- Since US president Joe Biden decided to waive off the IP norms on COVID vaccines, they were as reluctant when other countries approached the world trade organization with a large number of nations. They refused to waive it. And now, common reason has triumphed, as they see that if this continues, it will have an impact on the United States as well.
- The lower IGST rate for concentrator imports for personal use will be in effect until June 30. Earlier this month, the government abolished customs duties on the import of medical grade oxygen, oxygen concentrators, and related equipment.
- Although the announcement giving exemption from IGST qua import of oxygen concentrators via a canalising agency cites the “exceptional circumstances” clause as mentioned in sub-section (2) of Section 25 of the Customs Act, there is no evident reason why the exemption from IGST charge is not extended qua oxygen concentrators imported by people for personal use. While tax exemption is not a right, but rather a characteristic that needs policymakers to consider numerous considerations before providing an exemption- the disparity created between two groups of importers is manifestly unjustified and so violates Article 14 of the Constitution.
- While there is no legal right to seek tax exemption, if the State utilises the provisions of Section 25 of the Customs Act, such delegated legislation can be contested in court. The contested notification is clearly arbitrary, and thereby violates Article 14 of the Constitution. The challenged announcement is unreasonable since there is no discernible difference between the two categories of oxygen concentrator imports. One is provided by the State and its agencies, and the other is provided by the individual as a gift for personal use. As a result, there is a lack of a sufficient deciding principle.” The following decisions are cited in support of these submissions.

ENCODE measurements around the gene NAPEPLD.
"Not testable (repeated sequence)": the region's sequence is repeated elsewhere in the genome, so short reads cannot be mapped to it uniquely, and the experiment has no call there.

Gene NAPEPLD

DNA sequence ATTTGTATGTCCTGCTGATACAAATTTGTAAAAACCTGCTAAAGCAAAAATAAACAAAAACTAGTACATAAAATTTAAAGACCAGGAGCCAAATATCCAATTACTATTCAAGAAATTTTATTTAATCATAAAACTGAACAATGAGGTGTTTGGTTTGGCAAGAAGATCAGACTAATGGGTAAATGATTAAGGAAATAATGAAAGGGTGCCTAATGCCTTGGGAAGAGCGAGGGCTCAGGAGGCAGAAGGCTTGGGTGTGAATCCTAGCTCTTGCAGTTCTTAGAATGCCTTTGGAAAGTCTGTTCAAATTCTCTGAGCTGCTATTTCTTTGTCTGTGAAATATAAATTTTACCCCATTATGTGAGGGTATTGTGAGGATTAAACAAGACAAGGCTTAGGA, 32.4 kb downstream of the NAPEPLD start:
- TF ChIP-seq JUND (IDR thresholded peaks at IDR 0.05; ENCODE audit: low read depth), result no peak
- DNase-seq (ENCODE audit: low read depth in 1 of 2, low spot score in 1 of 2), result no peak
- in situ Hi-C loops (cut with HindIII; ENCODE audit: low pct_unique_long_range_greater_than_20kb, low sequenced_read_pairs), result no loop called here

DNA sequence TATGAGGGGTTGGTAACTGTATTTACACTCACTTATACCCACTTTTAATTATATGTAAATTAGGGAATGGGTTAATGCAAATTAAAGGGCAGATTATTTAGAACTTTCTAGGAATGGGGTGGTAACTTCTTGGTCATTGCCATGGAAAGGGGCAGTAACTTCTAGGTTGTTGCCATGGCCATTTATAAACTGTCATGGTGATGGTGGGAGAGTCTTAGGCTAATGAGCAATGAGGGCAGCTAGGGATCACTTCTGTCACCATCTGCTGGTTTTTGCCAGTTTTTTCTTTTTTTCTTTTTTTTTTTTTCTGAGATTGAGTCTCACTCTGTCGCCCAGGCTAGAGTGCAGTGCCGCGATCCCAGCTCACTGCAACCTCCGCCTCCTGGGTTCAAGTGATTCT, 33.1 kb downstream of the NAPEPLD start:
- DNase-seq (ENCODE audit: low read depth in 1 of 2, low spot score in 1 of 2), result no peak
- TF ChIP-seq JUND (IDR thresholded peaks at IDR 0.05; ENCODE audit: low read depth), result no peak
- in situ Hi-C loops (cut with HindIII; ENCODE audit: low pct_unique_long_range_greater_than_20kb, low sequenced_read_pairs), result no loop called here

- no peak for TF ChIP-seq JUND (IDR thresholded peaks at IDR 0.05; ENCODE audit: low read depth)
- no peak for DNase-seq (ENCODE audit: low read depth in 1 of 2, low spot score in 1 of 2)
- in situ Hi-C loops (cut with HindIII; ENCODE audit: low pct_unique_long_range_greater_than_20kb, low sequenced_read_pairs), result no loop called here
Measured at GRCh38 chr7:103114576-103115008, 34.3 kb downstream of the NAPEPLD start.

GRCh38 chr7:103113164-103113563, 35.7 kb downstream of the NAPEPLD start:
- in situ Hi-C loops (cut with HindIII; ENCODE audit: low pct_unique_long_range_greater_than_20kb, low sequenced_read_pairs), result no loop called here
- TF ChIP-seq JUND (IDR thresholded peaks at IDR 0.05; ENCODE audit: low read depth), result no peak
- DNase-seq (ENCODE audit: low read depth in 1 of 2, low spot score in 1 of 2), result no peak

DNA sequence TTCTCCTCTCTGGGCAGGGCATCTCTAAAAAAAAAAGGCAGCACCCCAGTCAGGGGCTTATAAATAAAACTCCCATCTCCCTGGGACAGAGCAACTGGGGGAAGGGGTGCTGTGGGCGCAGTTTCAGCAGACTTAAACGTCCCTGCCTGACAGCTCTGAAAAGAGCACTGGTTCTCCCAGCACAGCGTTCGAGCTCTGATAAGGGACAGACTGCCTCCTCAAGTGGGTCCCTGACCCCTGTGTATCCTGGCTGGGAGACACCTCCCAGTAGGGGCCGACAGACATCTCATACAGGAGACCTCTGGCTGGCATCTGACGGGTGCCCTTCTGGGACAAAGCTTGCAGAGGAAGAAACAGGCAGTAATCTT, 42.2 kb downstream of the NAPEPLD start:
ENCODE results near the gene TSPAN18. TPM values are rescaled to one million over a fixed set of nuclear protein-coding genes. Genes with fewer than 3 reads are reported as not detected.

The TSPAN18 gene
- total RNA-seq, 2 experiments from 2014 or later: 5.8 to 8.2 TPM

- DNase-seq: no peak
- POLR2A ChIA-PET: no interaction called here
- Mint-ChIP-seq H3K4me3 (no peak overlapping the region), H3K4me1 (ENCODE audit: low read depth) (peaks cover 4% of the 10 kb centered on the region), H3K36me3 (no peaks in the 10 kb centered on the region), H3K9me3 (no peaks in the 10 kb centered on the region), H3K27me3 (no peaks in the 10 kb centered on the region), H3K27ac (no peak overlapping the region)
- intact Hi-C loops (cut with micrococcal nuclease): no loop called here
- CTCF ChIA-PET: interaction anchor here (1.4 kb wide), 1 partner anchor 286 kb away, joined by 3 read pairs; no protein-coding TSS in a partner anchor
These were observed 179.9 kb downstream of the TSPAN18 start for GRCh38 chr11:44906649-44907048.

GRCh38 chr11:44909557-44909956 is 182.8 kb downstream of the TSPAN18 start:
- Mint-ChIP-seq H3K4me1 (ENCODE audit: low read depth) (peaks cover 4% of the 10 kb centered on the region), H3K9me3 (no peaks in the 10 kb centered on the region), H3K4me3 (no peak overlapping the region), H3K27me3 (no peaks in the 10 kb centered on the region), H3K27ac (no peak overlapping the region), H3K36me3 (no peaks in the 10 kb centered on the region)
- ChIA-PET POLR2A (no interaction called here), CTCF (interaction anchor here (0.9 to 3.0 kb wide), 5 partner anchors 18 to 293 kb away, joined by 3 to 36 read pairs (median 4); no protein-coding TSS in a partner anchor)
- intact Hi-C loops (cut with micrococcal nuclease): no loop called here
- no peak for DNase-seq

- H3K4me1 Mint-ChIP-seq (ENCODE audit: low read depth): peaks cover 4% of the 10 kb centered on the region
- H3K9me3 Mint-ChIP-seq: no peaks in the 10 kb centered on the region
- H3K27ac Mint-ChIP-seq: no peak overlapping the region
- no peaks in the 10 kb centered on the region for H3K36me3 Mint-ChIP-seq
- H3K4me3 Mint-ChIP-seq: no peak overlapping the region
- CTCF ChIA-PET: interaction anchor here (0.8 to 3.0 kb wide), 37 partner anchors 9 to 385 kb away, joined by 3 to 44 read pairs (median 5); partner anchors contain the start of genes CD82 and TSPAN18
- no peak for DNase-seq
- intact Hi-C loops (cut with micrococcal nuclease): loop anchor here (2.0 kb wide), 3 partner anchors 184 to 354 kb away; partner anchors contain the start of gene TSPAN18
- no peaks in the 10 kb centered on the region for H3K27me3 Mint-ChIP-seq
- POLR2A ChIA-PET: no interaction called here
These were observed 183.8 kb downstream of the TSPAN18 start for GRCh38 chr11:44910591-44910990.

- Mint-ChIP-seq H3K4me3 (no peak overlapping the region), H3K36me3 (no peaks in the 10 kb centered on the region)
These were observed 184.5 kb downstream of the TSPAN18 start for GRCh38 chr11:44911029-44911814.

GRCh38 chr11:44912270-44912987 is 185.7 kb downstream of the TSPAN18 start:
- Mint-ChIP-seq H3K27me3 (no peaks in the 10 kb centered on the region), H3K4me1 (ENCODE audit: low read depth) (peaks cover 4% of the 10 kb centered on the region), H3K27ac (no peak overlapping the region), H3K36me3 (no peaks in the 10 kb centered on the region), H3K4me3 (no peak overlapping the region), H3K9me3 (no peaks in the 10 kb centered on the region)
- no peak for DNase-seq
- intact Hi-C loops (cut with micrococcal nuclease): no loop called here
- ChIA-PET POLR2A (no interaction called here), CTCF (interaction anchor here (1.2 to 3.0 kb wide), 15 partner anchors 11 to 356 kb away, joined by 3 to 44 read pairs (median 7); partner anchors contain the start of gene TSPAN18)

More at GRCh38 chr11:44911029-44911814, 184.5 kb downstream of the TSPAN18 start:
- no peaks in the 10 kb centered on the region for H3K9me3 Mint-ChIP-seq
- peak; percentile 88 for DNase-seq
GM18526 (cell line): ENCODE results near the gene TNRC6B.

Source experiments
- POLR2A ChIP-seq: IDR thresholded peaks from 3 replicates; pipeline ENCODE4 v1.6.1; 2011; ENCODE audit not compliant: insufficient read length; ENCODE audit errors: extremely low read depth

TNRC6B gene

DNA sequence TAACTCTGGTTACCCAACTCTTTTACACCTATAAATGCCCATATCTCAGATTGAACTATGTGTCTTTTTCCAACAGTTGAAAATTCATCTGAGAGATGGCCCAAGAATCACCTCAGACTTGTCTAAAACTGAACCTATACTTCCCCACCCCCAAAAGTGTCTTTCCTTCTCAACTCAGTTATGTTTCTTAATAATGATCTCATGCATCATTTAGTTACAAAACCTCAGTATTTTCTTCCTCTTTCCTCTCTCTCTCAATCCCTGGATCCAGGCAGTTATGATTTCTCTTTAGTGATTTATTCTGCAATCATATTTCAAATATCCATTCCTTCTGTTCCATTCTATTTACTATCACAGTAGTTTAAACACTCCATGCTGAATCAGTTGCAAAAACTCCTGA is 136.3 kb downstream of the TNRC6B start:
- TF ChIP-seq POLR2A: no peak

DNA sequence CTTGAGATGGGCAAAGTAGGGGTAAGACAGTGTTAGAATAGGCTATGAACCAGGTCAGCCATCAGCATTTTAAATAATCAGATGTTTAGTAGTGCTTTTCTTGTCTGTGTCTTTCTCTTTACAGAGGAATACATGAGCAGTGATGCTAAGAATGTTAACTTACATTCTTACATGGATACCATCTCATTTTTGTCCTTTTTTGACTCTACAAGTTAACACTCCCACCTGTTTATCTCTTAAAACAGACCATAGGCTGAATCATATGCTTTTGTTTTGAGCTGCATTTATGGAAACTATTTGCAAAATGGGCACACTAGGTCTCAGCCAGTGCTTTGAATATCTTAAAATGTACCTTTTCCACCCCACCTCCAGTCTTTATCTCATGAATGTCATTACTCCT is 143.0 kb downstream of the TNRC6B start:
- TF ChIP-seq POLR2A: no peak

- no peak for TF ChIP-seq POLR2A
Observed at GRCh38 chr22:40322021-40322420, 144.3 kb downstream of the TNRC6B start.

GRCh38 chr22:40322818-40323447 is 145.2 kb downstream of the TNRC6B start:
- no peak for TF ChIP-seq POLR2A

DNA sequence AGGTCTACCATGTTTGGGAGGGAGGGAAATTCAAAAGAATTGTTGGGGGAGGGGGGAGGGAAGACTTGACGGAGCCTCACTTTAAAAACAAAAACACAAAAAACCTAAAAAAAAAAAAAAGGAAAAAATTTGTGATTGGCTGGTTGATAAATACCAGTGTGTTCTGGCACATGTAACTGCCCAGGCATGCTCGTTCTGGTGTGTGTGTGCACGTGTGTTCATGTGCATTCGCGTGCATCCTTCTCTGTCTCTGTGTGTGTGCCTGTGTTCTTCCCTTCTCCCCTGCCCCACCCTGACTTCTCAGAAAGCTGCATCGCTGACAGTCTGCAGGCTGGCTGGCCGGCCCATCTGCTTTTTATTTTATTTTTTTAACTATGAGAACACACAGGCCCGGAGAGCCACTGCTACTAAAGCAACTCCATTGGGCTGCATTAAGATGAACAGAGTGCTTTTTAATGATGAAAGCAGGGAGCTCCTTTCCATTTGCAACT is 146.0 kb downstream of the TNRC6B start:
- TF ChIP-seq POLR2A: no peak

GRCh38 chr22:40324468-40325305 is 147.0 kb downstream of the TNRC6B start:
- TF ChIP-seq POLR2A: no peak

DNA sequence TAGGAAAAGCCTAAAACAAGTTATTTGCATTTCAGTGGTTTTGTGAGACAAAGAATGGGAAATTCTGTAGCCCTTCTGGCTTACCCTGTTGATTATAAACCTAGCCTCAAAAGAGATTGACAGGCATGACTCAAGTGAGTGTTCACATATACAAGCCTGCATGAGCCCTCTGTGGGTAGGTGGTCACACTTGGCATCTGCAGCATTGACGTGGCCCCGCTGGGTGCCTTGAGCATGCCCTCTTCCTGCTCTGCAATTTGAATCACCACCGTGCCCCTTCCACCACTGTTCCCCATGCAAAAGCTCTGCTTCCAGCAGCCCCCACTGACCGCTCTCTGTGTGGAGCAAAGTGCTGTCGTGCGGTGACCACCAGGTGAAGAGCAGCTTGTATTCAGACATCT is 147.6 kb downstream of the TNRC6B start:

a) Union of India vs. N.S. Rathnam & Sons, 10 SCC 681 (2015)
b) Shayara Bano vs. Union of India, 9 SCC 1 (2017)
- Section 3(7) of the customs tariff act, which permits for the imposition of IGST on imported products, sets the ceiling rate at 40%. The valuation provision is included in Sections 3(8) and 3(8A) of the CTA. Section 3(12) gives the authority to exclude, among other things, the IGST charge.
As a result, beginning on July 1, 2017, basic custom duty is charged on imported products under the Customs Act, while IGST is charged under Section 3(7) of the customs tariff act read with Section 5 of the IGST Act.
- Oxygen concentrators would be covered by Entry no. 607A, Tariff Item no. 9804 of the General Exemption no. 190, since the definition of medications in Section 3(b) of the Drugs and Cosmetics Act, 1940 [in short, the Drugs and Cosmetics Act] would include medical equipment intended to cure and prevent human disease. Furthermore, because an oxygen concentrator is unquestionably a life-saving piece of equipment, it should not be subjected to the rigors of certification by authorities, as specified in condition no. 104 against entry no. 607A.
- The Court found that, in most cases, taxes did not involve any component of fairness. However, given the current circumstance, a petitioner before it had cited Article 21 of the Indian Constitution to challenge a levy.
- Thus, the Court held that the State should yield, or at the at least reduce the burden of exactions, during times of war, hunger, floods, epidemics, and pandemics, since such an approach would allow a person to live a life of dignity, which is a feature of Article 21 of the Constitution. It is also noted that oxygen concentrators are now on par with life-saving treatments and treatments hence drew out the best and worst of the individuals. Therefore, insist of collecting taxes and then spending it on relief, government shall focus more on exempting it at the first place.